Ride quality was good, but not up to the levels I've felt in cars from Lexus and Mercedes-Benz. The suspension competently kept the MKZ Hybrid from bouncing all over the road, but I could feel the rough spots from the driver seat. As a step up from the Fusion Hybrid, Lincoln gives the MKZ Hybrid an adaptive suspension with settings for Normal, Eco, and Sport. The latter setting is completely unnecessary as the car's drivetrain does not support enthusiastic driving.
In Ford vehicles, I've noted excellent tuning on the electric power0-steering systems, and that engineering expertise translated to the MKZ Hybrid. The wheel always retained a bit of heft, but I could turn it with one hand while stopped. On the freeway, I found a slight bit of play which kept the car from feeling twitchy.
I appreciated adaptive cruise control, standard at the Preferred trim, for long trips down the highway. The system did an excellent job coping with another car cutting in front of me, slowing down gradually and maintaining distance well. Not included on this MKZ Hybrid was the optional lane-keeping assist, which actually steers the wheel to help keep the car in its lane. I had previously used lane-keeping assist and adaptive cruise control in the Fusion Hybrid, and found it a very near experience to autonomous driving.
The MKZ Hybrid Preferred included automated parking, a system I used repeatedly in San Francisco for parallel parking. When I turned on the system and drove down the street, the car let me know when it found a place it could fit. Hitting the reverse button, it handled the steering while I kept a foot on the brake. Not just a great novelty, it worked well every time I used it, never once having to pull out again to readjust the steering angle.
The cabin tech system in the MKZ Hybrid, including navigation, stereo, and phone system, comes straight out of Ford, using the same MyFord Touch interface. The touchscreen LCD on the center stack divides these functions into quadrants, with climate control making up the fourth. Touch response was okay, although I had to firmly press onscreen buttons to get a result.
Navigation, which runs from an SD card, includes maps in plan and perspective view. Lincoln's rendering engine is a bit slow, though, as I could see the map filling the screen tile-by-tile when I started the car. And though the navigation system integrates traffic, and dynamically routes around traffic jams, it isn't very aggressive. The system sent me into a batch of under-20 mph traffic on a freeway, when it could have routed me onto surface streets or an alternate freeway nearby.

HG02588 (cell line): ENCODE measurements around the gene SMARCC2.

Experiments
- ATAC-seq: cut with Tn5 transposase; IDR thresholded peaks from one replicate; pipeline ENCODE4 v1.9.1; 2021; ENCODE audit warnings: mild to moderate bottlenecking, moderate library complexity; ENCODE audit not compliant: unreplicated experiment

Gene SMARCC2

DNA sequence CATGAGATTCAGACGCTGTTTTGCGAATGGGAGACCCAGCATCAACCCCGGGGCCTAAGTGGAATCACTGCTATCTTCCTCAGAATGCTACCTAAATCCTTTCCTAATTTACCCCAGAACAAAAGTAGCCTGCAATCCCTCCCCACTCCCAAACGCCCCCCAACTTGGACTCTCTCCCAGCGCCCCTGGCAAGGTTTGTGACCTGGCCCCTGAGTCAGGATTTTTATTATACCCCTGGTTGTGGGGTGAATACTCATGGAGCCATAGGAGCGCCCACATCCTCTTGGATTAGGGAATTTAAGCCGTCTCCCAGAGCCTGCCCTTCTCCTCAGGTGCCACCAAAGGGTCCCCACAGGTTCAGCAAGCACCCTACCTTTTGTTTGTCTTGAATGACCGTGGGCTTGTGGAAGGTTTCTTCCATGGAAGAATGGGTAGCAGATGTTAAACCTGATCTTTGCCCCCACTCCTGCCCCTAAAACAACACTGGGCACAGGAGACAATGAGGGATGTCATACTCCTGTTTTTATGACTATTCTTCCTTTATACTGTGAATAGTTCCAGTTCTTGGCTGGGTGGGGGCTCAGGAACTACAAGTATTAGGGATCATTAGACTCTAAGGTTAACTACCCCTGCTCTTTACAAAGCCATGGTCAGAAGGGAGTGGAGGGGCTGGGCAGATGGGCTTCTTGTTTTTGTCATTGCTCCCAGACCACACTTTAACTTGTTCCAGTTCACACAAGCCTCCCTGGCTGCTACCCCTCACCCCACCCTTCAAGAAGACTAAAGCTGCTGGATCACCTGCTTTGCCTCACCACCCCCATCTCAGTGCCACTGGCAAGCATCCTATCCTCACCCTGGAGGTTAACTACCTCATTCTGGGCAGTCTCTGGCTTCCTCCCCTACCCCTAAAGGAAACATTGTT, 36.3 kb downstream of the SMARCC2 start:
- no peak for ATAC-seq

I was pleased to find a fairly comprehensive points-of-interest database in the navigation system, but lacking was online destination search. Lincoln needs this connected feature, as it is rapidly being adopted by other automakers. Connected data such as weather and fuel prices come to the car through satellite radio.
Voice command, another carryover from Ford, worked very well in the MKZ Hybrid. When entering an address, I could say the entire string in one pass, and the car parsed city and street name. And one thing that has long been a high point in Ford and Lincoln vehicles, I could request music by name from any mass storage or iOS device connected to the car's USB port. That was fun when I wanted to hear how the THX system handled a bunch of different tracks.
The stereo handled Bluetooth streaming from my phone, but lacked much in the way of controls or information. The main LCD showed the song title and gave me skip control, but the car lacks the full music library capability for Bluetooth-paired devices I recently saw in the Infiniti Q50S Hybrid.
Premium, not luxury
The Lincoln badge has the history and pedigree to rival Cadillac, but Ford hasn't put up the investment to build a set of world class rear-wheel-drive luxury cars. As such, the 2014 Lincoln MKZ Hybrid is a pretty good representative of the current mid-tier premium position of the brand.
To the MKZ Hybrid's credit, the Fusion Hybrid on which it is based is an excellent car. The MKZ Hybrid adds a bit of premium interior content, different styling, and a stellar audio system, but doesn't reach much further beyond the Fusion Hybrid's level when it comes to innovation.
The hybrid drivetrain achieves excellent fuel economy for a mid-size sedan. The MKZ Hybrid's drivability is good for a suburban cruiser, but the adaptive suspension doesn't lead to a luxury ride feel, and it is certainly no sleeper performance car.
Most of the advanced cabin electronics, from infotainment to driver assistance, are shared with the Fusion Hybrid. The one hook for the MKZ Hybrid in this area is the THX audio system. Those looking for an excellent listening experience in a premium mid-size sedan will do well with this one.
One interesting note, Lincoln offers the standard MKZ at the same price as the MKZ Hybrid. The trade-off is substantially more power in the former, but a 10 to 20 mpg loss in fuel economy.
2014 Lincoln MKZ Hybrid Preferred Tech Specs
|Model||2014 Lincoln MKZ Hybrid|
|Powertrain||Hybrid gasoline-electric with 2-liter four-cylinder engine and 88 kilowatt electric motor; electronic continuously variable transmission|
|EPA fuel economy||38 mpg city/37 mpg highway|
|Observed fuel economy||40.1 mpg|
|Navigation||Optional flash memory-based with live traffic|
|Bluetooth phone support||Standard, with contact list integration|
|Digital audio sources||Bluetooth streaming, iOS integration, USB drive, satellite radio, HD radio|
|Audio system||THX 14-speaker 700-watt system|
|Driver aids||Adaptive cruise control, automatic parking, lane-departure warning, blind-spot monitor, rearview camera|
|Price as tested||$44,910|